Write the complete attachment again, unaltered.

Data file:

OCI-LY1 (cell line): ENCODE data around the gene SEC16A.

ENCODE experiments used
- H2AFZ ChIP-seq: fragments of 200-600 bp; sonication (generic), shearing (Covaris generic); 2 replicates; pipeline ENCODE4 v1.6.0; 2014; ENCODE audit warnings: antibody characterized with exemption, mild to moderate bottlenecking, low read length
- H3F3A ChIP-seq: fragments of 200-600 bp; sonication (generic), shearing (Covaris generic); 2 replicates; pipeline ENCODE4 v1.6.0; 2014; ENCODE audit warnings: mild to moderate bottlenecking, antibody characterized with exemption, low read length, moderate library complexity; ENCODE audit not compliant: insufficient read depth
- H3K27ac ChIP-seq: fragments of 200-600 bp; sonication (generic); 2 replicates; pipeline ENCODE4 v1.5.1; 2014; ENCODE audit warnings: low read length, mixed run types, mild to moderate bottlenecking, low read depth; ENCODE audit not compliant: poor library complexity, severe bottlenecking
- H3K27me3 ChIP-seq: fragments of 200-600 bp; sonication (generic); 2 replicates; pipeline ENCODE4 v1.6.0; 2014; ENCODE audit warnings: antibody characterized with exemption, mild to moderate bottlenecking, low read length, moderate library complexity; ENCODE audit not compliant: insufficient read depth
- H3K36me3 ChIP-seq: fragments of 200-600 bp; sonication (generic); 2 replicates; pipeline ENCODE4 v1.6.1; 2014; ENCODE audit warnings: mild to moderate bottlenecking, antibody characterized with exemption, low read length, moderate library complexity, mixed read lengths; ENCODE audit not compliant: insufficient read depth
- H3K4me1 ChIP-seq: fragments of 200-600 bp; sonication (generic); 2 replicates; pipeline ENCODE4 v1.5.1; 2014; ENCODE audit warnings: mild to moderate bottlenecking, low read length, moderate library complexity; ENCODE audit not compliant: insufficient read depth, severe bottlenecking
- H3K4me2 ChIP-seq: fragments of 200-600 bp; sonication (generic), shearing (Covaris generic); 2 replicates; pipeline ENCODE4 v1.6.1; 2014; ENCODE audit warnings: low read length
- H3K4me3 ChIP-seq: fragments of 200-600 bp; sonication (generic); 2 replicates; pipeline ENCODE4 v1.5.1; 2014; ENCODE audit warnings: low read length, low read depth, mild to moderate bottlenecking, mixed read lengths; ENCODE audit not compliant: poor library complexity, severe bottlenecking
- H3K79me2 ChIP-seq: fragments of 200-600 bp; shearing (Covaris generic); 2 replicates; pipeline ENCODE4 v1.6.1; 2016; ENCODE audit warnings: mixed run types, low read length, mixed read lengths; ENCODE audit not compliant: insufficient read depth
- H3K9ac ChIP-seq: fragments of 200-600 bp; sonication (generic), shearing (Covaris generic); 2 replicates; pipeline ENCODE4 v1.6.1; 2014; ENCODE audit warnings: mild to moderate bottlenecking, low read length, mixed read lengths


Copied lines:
OCI-LY1 (cell line): ENCODE data around the gene SEC16A.

ENCODE experiments used
- H2AFZ ChIP-seq: fragments of 200-600 bp; sonication (generic), shearing (Covaris generic); 2 replicates; pipeline ENCODE4 v1.6.0; 2014; ENCODE audit warnings: antibody characterized with exemption, mild to moderate bottlenecking, low read length
- H3F3A ChIP-seq: fragments of 200-600 bp; sonication (generic), shearing (Covaris generic); 2 replicates; pipeline ENCODE4 v1.6.0; 2014; ENCODE audit warnings: mild to moderate bottlenecking, antibody characterized with exemption, low read length, moderate library complexity; ENCODE audit not compliant: insufficient read depth
- H3K27ac ChIP-seq: fragments of 200-600 bp; sonication (generic); 2 replicates; pipeline ENCODE4 v1.5.1; 2014; ENCODE audit warnings: low read length, mixed run types, mild to moderate bottlenecking, low read depth; ENCODE audit not compliant: poor library complexity, severe bottlenecking
- H3K27me3 ChIP-seq: fragments of 200-600 bp; sonication (generic); 2 replicates; pipeline ENCODE4 v1.6.0; 2014; ENCODE audit warnings: antibody characterized with exemption, mild to moderate bottlenecking, low read length, moderate library complexity; ENCODE audit not compliant: insufficient read depth
- H3K36me3 ChIP-seq: fragments of 200-600 bp; sonication (generic); 2 replicates; pipeline ENCODE4 v1.6.1; 2014; ENCODE audit warnings: mild to moderate bottlenecking, antibody characterized with exemption, low read length, moderate library complexity, mixed read lengths; ENCODE audit not compliant: insufficient read depth
- H3K4me1 ChIP-seq: fragments of 200-600 bp; sonication (generic); 2 replicates; pipeline ENCODE4 v1.5.1; 2014; ENCODE audit warnings: mild to moderate bottlenecking, low read length, moderate library complexity; ENCODE audit not compliant: insufficient read depth, severe bottlenecking
- H3K4me2 ChIP-seq: fragments of 200-600 bp; sonication (generic), shearing (Covaris generic); 2 replicates; pipeline ENCODE4 v1.6.1; 2014; ENCODE audit warnings: low read length
- H3K4me3 ChIP-seq: fragments of 200-600 bp; sonication (generic); 2 replicates; pipeline ENCODE4 v1.5.1; 2014; ENCODE audit warnings: low read length, low read depth, mild to moderate bottlenecking, mixed read lengths; ENCODE audit not compliant: poor library complexity, severe bottlenecking
- H3K79me2 ChIP-seq: fragments of 200-600 bp; shearing (Covaris generic); 2 replicates; pipeline ENCODE4 v1.6.1; 2016; ENCODE audit warnings: mixed run types, low read length, mixed read lengths; ENCODE audit not compliant: insufficient read depth
- H3K9ac ChIP-seq: fragments of 200-600 bp; sonication (generic), shearing (Covaris generic); 2 replicates; pipeline ENCODE4 v1.6.1; 2014; ENCODE audit warnings: mild to moderate bottlenecking, low read length, mixed read lengths